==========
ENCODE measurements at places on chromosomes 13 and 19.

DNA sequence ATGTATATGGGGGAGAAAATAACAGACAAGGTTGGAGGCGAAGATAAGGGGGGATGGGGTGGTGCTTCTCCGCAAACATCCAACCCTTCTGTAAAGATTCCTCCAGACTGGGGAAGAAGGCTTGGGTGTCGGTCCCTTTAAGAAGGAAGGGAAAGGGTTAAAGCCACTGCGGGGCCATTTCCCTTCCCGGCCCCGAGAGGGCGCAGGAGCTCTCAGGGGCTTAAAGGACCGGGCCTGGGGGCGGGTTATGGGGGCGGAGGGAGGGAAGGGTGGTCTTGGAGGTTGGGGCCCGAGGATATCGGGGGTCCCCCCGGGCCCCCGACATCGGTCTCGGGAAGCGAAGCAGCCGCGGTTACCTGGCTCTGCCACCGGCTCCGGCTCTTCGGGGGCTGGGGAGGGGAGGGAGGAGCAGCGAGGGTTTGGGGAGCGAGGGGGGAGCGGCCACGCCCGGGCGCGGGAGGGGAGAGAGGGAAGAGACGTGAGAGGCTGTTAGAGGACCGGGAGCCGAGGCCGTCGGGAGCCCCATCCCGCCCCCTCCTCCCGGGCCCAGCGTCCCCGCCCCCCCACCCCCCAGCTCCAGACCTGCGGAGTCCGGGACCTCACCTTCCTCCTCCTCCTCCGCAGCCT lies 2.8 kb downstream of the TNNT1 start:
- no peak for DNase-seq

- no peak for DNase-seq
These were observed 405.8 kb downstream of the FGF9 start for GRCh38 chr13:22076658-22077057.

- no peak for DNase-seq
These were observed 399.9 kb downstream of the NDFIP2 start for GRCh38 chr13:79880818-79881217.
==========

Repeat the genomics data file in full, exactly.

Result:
ENCODE measurements at places on chromosomes 13 and 19.

DNA sequence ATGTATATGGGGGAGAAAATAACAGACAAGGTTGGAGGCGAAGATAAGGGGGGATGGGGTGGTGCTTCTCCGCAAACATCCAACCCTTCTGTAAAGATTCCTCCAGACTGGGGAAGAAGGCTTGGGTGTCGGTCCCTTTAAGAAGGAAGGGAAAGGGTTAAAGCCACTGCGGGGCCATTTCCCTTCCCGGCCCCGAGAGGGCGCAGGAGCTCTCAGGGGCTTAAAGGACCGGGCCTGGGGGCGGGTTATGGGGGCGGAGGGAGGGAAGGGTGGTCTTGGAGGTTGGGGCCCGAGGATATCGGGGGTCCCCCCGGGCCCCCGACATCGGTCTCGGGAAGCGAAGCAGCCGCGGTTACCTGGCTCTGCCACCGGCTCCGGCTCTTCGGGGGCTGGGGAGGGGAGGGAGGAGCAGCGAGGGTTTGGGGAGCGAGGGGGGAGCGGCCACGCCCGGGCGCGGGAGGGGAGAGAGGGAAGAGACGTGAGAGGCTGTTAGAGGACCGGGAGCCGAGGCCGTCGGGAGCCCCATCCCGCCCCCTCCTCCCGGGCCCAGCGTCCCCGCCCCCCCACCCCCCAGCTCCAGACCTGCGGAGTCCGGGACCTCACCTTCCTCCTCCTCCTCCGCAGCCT lies 2.8 kb downstream of the TNNT1 start:
- no peak for DNase-seq

- no peak for DNase-seq
These were observed 405.8 kb downstream of the FGF9 start for GRCh38 chr13:22076658-22077057.

- no peak for DNase-seq
These were observed 399.9 kb downstream of the NDFIP2 start for GRCh38 chr13:79880818-79881217.